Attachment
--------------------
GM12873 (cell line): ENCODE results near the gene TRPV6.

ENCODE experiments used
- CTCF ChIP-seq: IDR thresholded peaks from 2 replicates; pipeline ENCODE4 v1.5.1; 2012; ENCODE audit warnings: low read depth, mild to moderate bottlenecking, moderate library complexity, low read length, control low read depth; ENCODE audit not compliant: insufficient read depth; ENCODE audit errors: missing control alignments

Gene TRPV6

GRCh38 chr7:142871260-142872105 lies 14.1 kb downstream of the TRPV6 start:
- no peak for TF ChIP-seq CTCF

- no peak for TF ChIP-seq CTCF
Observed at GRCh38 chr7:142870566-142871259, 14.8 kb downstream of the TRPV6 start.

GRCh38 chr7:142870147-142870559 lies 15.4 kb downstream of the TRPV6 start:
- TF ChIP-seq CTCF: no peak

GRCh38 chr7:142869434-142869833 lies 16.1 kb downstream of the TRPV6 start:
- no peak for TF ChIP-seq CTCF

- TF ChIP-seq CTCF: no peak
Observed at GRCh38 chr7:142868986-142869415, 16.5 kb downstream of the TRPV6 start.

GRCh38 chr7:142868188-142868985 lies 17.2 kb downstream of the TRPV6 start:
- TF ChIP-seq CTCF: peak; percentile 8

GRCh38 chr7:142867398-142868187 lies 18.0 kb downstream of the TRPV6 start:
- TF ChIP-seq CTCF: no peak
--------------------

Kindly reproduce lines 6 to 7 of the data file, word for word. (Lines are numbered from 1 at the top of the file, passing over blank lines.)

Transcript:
- no peak for TF ChIP-seq CTCF

- no peak for TF ChIP-seq CTCF